On 25 February 2022, the day after the Russian invasion of Ukraine, Richard Moore, the chief of the British Secret Intelligence Service (MI6) published the following Tweet:
With the tragedy and destruction unfolding so distressingly in Ukraine, we should remember the values and hard-won freedoms that distinguish us from Putin, none more than LGBT+ rights. So let us resume our series of Tweets to mark LGBT history month 2022.
In fewer than 280 characters, this short message summarises everything that is wrong with the West. First, Moore sees the war purely in terms of violence and emotion (‘tragedy,’ ‘distress’ etc.) and not as a geopolitical clash or as a security issue (concern for which is his job). Second, he considers “LGBT+” rights the most important Western value, more important than the rule of law or democracy. Third, what his response calls for is pure gesture politics: more tweets.
Eric Voegelin identified these ills in 1952 when he wrote The New Science of Politics:
Gnostic societies and their leaders will recognise dangers to their existence when they develop but such dangers will not be met with appropriate actions in the world of reality. They will rather be met with magic operations in the dream world, such as disapproval, moral condemnation, declarations of intention, resolutions, appeals to the opinion of mankind, branding enemies as aggressors, outlawing of war, propaganda for world peace and world government, etc.
Voegelin goes on to write of the “weird ghostly atmosphere of a lunatic asylum” which pervades such Gnostic societies, and this is surely what strikes us in Moore’s Tweet.
The Ukraine war did not come out of the blue. Instead, it was preceded by two decades of increasing hostility towards Russia from the collective West, especially at the level of the European Union. Some individual countries enjoyed relatively good bilateral relations with Moscow (France, Germany, Italy, Austria) but relations with Brussels were atrocious. This is because Russia was considered an existential threat to progressive Western values, as embodied by the EU and by the Democrats in the U.S.A. In an absurd Manichean fantasy, Russian “influence” was detected behind every manifestation of “reaction” in the West, most notably the election of Donald Trump which gave rise to the futile two-year FBI enquiry into “Russiagate.”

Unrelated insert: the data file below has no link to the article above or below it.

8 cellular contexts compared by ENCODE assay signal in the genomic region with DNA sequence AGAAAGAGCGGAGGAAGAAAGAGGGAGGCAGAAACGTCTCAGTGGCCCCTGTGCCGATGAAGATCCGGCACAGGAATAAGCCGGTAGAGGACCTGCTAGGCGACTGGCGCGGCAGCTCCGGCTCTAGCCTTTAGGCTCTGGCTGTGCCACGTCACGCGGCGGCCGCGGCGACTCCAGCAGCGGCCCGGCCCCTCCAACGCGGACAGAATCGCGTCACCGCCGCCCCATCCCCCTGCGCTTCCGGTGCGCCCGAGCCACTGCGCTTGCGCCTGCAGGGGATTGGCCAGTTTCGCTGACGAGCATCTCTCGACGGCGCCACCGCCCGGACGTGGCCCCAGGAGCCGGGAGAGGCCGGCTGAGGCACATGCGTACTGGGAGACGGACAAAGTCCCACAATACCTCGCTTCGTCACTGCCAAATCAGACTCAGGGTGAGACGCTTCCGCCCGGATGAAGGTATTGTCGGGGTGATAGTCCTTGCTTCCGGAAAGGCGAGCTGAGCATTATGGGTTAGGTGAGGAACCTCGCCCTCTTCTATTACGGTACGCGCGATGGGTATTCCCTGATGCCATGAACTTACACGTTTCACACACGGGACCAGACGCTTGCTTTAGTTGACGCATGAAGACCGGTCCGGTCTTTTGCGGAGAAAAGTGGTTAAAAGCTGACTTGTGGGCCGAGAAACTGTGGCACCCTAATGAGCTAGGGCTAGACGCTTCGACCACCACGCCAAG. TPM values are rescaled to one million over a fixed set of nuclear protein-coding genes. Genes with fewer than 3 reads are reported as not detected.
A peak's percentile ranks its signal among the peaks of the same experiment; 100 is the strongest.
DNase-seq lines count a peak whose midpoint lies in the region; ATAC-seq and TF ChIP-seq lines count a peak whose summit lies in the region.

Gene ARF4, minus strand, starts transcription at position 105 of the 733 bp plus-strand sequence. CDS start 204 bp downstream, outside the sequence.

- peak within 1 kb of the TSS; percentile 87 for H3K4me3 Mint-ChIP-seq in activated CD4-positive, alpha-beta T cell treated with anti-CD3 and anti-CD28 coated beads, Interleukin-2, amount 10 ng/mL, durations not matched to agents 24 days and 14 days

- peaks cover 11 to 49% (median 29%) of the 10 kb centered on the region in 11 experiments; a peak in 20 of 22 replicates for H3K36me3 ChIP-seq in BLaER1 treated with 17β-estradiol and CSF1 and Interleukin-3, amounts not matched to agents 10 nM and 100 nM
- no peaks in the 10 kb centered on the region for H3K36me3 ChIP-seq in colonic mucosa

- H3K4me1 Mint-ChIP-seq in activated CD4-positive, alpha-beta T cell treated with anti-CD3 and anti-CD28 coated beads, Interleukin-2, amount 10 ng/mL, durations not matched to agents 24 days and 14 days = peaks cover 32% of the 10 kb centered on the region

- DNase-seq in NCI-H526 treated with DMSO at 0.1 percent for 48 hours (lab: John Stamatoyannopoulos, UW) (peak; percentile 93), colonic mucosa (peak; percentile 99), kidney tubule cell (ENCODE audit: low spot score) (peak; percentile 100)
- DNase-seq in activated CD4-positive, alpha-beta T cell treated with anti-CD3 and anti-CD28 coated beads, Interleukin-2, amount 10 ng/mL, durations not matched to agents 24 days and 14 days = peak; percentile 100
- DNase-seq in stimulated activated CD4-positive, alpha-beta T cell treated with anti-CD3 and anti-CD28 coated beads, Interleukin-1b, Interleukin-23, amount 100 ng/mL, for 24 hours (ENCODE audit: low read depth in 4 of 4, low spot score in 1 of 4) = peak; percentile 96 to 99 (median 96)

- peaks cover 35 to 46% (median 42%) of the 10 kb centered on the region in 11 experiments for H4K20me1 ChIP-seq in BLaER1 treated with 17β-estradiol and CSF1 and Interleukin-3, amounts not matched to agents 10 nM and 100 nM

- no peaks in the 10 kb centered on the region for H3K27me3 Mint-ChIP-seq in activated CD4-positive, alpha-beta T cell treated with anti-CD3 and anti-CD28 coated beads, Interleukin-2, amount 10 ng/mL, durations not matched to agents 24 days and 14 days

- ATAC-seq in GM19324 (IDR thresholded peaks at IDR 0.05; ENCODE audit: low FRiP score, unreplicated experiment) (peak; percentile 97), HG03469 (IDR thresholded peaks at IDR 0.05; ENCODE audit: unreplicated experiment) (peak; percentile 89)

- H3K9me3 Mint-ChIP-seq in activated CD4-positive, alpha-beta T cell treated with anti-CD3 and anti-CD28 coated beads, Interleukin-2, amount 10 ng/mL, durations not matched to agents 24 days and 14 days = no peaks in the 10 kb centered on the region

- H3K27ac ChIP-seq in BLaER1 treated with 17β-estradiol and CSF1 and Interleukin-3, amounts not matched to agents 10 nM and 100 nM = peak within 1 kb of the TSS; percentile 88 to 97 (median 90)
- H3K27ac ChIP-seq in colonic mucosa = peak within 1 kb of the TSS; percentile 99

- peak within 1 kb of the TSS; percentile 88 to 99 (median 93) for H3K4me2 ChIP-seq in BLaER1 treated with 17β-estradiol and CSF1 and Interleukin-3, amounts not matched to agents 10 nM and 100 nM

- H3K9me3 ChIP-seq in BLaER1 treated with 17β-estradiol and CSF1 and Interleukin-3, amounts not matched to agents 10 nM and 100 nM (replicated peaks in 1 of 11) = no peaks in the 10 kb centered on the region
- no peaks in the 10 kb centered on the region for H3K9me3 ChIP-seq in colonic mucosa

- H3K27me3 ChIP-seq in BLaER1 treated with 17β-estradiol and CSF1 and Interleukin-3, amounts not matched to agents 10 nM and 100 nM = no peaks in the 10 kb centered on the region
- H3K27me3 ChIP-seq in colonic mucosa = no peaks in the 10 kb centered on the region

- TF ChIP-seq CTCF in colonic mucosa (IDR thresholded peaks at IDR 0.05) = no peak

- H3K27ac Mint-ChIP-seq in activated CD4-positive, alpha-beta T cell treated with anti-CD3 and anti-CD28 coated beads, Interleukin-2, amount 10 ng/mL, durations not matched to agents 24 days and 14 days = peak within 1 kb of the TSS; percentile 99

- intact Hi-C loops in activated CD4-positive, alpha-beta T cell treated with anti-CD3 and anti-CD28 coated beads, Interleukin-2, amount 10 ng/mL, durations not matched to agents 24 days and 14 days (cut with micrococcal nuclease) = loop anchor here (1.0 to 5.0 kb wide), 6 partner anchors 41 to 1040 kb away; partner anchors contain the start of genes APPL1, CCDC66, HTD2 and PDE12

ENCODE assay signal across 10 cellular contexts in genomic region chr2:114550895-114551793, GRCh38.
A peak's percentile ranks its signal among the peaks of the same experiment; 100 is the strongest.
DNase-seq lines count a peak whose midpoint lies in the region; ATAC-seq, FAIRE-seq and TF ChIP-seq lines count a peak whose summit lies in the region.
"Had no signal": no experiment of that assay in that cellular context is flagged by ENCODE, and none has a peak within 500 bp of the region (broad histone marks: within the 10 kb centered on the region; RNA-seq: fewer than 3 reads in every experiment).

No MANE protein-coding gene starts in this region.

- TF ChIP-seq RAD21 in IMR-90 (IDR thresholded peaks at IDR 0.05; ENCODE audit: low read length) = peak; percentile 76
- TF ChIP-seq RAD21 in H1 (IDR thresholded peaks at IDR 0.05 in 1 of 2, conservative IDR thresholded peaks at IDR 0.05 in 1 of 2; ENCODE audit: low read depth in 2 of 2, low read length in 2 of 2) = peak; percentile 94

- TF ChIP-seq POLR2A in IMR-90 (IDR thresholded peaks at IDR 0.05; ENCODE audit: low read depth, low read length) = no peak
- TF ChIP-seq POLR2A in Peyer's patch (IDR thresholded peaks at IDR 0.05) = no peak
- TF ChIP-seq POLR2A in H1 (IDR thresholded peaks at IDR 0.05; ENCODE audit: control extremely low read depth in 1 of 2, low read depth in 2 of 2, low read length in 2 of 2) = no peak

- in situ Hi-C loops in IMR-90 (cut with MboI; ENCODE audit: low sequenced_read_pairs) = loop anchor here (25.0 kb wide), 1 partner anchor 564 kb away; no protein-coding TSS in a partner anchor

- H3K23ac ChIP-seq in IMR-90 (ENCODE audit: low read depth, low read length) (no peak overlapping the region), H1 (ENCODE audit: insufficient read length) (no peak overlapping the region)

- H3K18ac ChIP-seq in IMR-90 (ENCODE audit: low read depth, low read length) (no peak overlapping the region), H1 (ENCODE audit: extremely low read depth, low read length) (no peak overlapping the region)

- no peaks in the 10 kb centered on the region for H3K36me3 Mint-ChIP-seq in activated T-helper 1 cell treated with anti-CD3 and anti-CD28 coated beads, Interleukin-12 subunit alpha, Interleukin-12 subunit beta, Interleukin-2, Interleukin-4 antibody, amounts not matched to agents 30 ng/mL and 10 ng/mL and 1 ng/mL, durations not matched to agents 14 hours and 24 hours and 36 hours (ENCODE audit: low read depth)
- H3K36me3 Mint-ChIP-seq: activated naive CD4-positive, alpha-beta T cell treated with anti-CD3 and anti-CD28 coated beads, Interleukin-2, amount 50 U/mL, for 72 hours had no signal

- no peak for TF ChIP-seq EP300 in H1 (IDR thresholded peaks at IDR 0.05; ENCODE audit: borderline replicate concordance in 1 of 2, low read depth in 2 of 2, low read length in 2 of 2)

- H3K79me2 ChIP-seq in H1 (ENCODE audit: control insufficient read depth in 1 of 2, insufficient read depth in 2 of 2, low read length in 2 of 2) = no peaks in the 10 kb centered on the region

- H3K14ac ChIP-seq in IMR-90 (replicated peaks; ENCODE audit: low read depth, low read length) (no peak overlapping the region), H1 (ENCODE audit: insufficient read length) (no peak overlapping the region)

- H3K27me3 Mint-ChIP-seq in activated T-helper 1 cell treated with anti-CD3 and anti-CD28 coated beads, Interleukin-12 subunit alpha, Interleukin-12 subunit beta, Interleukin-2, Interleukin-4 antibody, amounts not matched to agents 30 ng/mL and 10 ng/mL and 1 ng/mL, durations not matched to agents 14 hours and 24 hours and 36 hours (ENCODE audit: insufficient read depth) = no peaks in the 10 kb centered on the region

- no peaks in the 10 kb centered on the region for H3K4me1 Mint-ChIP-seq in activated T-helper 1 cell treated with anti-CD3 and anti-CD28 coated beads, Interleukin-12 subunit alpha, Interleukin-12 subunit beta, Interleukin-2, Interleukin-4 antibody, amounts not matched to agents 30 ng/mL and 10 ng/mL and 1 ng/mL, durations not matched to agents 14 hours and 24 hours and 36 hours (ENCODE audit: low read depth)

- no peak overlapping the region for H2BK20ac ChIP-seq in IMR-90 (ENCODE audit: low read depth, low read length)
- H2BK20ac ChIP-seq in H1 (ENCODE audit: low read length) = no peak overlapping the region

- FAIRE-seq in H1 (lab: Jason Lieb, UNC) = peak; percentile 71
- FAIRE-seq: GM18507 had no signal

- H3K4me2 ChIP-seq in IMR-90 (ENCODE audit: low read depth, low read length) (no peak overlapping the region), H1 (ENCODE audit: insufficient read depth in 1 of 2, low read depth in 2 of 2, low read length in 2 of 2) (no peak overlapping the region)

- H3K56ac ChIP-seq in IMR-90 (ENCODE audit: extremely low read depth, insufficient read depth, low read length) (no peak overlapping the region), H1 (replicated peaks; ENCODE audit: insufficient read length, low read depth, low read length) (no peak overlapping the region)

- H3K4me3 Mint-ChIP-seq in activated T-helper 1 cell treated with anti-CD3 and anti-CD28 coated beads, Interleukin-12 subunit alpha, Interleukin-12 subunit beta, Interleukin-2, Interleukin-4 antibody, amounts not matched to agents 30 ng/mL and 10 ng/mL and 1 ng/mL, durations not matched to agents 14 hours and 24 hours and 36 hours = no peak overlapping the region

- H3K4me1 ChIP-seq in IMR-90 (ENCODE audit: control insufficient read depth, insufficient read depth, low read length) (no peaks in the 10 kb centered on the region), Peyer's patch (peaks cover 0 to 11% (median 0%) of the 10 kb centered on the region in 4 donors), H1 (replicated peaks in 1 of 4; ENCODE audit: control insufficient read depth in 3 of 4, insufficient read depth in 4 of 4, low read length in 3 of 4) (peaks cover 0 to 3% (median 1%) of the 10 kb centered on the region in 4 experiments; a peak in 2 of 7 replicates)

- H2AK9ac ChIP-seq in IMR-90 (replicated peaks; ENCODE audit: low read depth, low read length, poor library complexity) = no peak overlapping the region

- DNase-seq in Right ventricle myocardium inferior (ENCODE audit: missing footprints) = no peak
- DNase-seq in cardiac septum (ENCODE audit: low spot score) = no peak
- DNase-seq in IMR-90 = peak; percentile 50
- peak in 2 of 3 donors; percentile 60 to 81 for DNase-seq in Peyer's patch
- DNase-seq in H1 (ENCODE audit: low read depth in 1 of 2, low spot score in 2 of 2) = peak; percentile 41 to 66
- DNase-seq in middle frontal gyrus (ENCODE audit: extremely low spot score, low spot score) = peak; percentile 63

Such a level of obsession can be explained by psychology. Russia is the repressed shadow self of Europe, in the sense that she appears to embody everything Europe is trying not to be. Where the EU is post-historical, Russia is deeply rooted in her history—warts and all. Monuments have been erected in recent years in Moscow to both the victims of Stalinist repression and to St. Vladimir the Great who baptised the Kievan Rus. It is impossible to imagine a statue of Clovis being erected in France in our day.
Where the EU profiles itself as based on de-personalised ‘horizontal’ and supposedly consensual power structures (the European Commission and Council, the World Economic Forum, etc.), Russia appears to epitomise vertical power where everything is decided by Vladimir Putin. This form of personal rule is deeply abhorrent to an EU which has duped itself into thinking that it has passed beyond the stage of power politics. The psychological element is only exacerbated by the sexual dimension: Europe promotes feminine or even effeminate values (tolerance, peace) and sees only aggressive virility in the Russian president.